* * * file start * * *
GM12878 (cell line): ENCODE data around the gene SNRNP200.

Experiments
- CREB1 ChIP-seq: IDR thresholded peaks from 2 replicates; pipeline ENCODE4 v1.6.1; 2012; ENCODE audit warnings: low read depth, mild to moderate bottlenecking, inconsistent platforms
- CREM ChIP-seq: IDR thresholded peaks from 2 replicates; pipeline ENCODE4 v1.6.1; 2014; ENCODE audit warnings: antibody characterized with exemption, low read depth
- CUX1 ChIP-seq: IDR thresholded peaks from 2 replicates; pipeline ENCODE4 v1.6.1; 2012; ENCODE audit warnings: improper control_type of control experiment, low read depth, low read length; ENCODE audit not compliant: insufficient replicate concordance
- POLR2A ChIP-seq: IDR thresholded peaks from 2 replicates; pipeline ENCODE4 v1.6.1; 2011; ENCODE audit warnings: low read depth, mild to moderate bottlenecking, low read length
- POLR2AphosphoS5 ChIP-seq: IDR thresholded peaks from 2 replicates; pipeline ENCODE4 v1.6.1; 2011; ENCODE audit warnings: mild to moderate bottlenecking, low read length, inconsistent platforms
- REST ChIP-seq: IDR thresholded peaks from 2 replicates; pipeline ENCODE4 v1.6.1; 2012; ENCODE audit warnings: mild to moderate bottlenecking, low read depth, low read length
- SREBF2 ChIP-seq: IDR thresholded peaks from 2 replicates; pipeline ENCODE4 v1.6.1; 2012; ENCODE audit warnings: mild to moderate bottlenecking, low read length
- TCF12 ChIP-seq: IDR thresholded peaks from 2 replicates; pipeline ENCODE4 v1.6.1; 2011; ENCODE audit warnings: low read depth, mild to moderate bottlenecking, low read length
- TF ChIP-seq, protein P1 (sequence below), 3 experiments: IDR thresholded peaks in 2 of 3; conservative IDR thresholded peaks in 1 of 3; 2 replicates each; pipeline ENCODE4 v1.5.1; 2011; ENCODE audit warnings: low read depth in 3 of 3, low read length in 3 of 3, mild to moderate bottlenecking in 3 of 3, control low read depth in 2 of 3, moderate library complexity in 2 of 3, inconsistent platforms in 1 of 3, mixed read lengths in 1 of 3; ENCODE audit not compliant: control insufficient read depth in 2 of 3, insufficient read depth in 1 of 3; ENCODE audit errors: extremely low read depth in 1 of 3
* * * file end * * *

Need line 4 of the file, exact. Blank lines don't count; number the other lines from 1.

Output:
- CREM ChIP-seq: IDR thresholded peaks from 2 replicates; pipeline ENCODE4 v1.6.1; 2014; ENCODE audit warnings: antibody characterized with exemption, low read depth